The safety of pupils and parents who walk to school this winter has to be given greater priority by Fife Council gritters in this winter’s icy conditions.
That’s the call from North East Fife SNP MP Stephen Gethins, who was disappointed to hear that many families were left inconvenienced just before Christmas by a relatively late message urging people to delay travelling to school so routes could be urgently treated.
Children at Castlehill Primary School in Cupar were advised on a Monday morning just before the end of last term not to attend school until 10.15am to allow school management and janitorial staff to grit the main routes to ensure children were safe within school grounds.
However, while the school was praised for its actions, several parents contacted Mr Gethins to express concern that many pavements leading to the school had not been gritted by Fife Council despite remaining icy following the weekend cold snap.
He said: “I have asked Fife Council why pavements including Ceres Road, St Michael’s Drive and South Road did not appear to have been gritted.
“I saw for myself how icy it was at Castlehill and the great efforts staff were undertaking to ensure all pupils were safe.
“However, I also met with parents and pupils on their way to school and saw how difficult it was for them to negotiate ice and slush and this is concerning. In one case a constituent told me that he saw an elderly lady slipping and falling over.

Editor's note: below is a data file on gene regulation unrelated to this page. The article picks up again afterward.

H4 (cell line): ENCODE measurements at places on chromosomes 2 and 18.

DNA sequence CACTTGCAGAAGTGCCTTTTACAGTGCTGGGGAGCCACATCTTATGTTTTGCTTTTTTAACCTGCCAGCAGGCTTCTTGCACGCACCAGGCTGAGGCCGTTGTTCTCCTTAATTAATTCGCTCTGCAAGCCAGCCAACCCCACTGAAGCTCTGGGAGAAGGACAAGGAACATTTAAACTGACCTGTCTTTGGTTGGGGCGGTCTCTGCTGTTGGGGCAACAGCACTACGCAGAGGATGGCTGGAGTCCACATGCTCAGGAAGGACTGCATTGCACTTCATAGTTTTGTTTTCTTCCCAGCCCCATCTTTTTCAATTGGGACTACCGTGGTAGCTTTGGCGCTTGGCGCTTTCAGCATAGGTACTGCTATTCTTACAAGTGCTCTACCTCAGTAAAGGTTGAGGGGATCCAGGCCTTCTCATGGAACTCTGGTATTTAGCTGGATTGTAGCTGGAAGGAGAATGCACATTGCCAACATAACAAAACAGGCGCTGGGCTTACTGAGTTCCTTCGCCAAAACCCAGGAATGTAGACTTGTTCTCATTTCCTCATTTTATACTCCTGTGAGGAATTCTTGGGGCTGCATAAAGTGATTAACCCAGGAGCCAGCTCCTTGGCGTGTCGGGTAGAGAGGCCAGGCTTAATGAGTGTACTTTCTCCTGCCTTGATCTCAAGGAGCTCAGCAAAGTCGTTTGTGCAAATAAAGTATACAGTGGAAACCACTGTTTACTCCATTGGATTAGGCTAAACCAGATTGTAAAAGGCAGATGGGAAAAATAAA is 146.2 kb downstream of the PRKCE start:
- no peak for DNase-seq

“I know there is only so much the council can do but exceptionally wintry conditions over the weekend were indicative of problems on Monday morning and it would be helpful if Fife Council had anticipated this.”
In response to the concerns raised, Derek Crowe, senior manager for roads and transportation, explained: “Key designated routes to schools are part of the priority one route footway network.
“This means they are prioritised for treatment of snow removal over other footway routes.
“Footway treatment teams were called out before 8am on Monday to start treating priority one footways, including the key routes to school.”
Meanwhile, Mr Gethins said he was pleased around 40 grit bins are now in the process of being returned to communities across North East Fife after he raised this with the local authority.
“Thank you to everyone who was in touch, I am pleased Fife Council has recognised the need for bins to be returned to some areas including some of the more rural parts of the constituency not served by gritters,” he commented.